Japan’s economic output surpassed its full capacity, per a Bank of Japan (BOJ) estimate. Moreover, the output gap for the April-June quarter is highest since the October-December quarter of 2007. Moreover, in the second quarter of 2018, Japan’s economy expanded at its fastest pace in over two years. The world’s third-largest economy registered expansion after a contraction in the prior quarter, following a rise in capital expenditure and decline in imports.
Rising business investment has pushed up the country’s capex. Currently, there is a need to look beyond the success of the domestic market and diversify abroad, particularly Japan. A rising economic output gap, expanding economy and soaring capital spending, calls for investing in Japan mutual funds.
Economic Output Beats Full Capacity
According to data by Research and Statistics Department, BOJ, output gap, an indicator of the level of economic activity, came in at 1.86 points in the second quarter of 2018. This is the highest output gap after 2.09 in the fourth quarter of 2007. Moreover, the output gap remained in the positive territory for seventh straight quarter.
Additionally, a slew of economic data released over the last few days were also encouraging. Per Japan’s Cabinet Office, consumer confidence in September increased to 43.4 points from 43.3 points in August. The Nikkei Manufacturing PMI remained unchanged at 52.5 in September, registering expansion since 2016. Any level above 50 is considered expansion.
Retail sales jumped 2.7% year over year (y-o-y) in August, higher than July’s 1.5% y-o-y increase. Retail sales posted its best y-o-y rise since last December. Moreover, housing starts increased 1.6% y-o-y in August, after declining 0.7% in the preceding month. Construction orders also rose 0.5% y-o-y in August, after plunging 9.3% in July.
Best Q2 GDP Growth in 2 Years
According to the country’s Cabinet Office, Japan’s real GDP increased 3% in the second quarter, higher than the preliminary reading of a rise of 1.9%. Moreover, the third-largest economy expanded in the second quarter after contracting in the first quarter of 2018.Tetsufumi Yamakawa, an economist at Barclays Securities Japan said that this trend will continue “through mid-fiscal 2019, with the economy then reaching a turning point.”
Capital expenditure, a key component of GDP, increased 3.1% in the second quarter of 2018, significantly higher than the preliminary reading of a rise of 1.3%. Capex increased at the fastest pace since the first quarter of 2015. This was possibly one of the key drivers of Japan’s economic growth in the second quarter.
Additionally, exports — a significant growth driver for Japan’s economy — remained unchanged at an increase of 0.2%. However, imports were downgraded from the previous estimate of 1% to 0.9%, improving the balance of trade.
Buy These 3 Japan Mutual Funds
Japan’s economic output gap not only surpassed its full capacity, but also registered its biggest gap in a decade. Moreover, the world’s third-largest economy expanded at its fastest pace in over two years. All these economic reports clearly indicate that Japan’s economy is stabilizing. Moreover, the Nikkei 225 has gained 7.9% and 9.7% over the last three and six months, respectively.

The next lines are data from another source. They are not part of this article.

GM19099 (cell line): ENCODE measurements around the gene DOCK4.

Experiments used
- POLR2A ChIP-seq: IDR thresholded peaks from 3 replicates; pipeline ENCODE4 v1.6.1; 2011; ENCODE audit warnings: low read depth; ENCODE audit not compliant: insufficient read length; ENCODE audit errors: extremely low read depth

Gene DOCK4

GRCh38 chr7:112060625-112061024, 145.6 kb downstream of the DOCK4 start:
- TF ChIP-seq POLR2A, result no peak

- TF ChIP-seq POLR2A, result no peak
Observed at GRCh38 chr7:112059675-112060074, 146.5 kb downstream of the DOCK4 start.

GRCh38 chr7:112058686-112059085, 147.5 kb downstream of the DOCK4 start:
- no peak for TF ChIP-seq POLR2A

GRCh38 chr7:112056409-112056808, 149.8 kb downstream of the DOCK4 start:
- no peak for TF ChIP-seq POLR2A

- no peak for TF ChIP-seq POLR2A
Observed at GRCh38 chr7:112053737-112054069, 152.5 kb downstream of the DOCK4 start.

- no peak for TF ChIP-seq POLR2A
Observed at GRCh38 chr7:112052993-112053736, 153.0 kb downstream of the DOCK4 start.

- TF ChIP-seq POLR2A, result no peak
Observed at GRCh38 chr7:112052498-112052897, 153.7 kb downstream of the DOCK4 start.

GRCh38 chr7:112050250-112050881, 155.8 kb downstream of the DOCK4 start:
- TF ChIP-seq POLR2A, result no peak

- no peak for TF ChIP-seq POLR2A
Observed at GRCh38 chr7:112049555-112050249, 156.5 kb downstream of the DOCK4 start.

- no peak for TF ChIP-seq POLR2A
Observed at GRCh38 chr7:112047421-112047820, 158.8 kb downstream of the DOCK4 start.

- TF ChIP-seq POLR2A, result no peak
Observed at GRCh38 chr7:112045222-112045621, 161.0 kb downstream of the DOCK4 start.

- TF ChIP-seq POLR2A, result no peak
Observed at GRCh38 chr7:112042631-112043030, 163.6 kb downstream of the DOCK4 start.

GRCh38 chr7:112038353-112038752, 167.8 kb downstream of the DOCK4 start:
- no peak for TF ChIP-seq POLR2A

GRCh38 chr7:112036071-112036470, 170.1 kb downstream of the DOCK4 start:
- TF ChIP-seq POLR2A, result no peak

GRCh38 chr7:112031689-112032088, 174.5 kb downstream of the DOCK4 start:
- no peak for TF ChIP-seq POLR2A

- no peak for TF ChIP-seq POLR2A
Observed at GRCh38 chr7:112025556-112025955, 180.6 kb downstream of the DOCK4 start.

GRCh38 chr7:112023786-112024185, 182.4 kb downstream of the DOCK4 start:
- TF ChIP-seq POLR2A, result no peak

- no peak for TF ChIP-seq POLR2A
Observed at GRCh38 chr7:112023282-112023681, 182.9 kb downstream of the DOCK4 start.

Additionally, mutual funds related to Japan’s equity market also registered strong returns. According to Morningstar, the region’s equity mutual funds posted three-month and one-year returns of 4.6% and 7%, respectively.
This upbeat backdrop calls for investing in three Japan mutual funds that boast a Zacks Mutual Fund Rank #1 (Strong Buy) or 2 (Buy). Moreover, these funds have impressive one-year annualized returns. They also have minimum initial investment within $5000 and low expense ratios.
We expect these funds to outperform their peers in the future. Remember, the goal of the Zacks Mutual Fund Rank is to guide investors to identify potential winners and losers. Unlike most of the fund-rating systems, the Zacks Mutual Fund Rank is not just focused on past performance, but also on the likely future success of the fund.
Fidelity Japan (FJPNX - Free Report) invests a large chunk of its assets in equity securities of Japanese companies as well as in those companies that are economically based in Japan. FJPNX seeks capital appreciation for the long run. The fund generally takes into account the industry position and financial condition as well as economic and market conditions of each of the companies before investing.
The fund has one-year annualized returns of 11.2% and expense ratio of 0.82% as compared with the category average of 1.33%. FJPNX has a Zacks Mutual Fund Rank #2.
Moreover, FJPNX requires minimal initial investment of $2,500. Kirk Neureiter is the fund manager since 2014.
T. Rowe Price Japan (PRJPX - Free Report) seeks capital appreciation for the long run by investing the majority of its assets in securities of companies that are based in Japan. PRJPX invests in a variety of Japanese companies and industries, irrespective of their size.
The fund has one-year annualized returns of 16.3% and expense ratio of 0.97% as compared with the category average of 1.33%. PRJPX has a Zacks Mutual Fund Rank #1.
Moreover, PRJPX requires a minimal initial investment of $2,500. Archibald A. Ciganer is the fund manager since 2013.
Fidelity Advisor Japan A (FPJAX - Free Report) invests a huge portion of its assets in securities of Japanese companies and other companies that are economically based in Japan. The fund uses fundamental analysis of each company before investing in that particular entity. FPJAX seeks capital growth for the long run.
The fund has one-year annualized returns of 11% and expense ratio of 1.10% as compared with the category average of 1.33%. FPJAX has a Zacks Mutual Fund Rank #2.
Moreover, FPJAX requires a minimal initial investment of $2,500. Kirk Neureiter is the fund manager since 2014.
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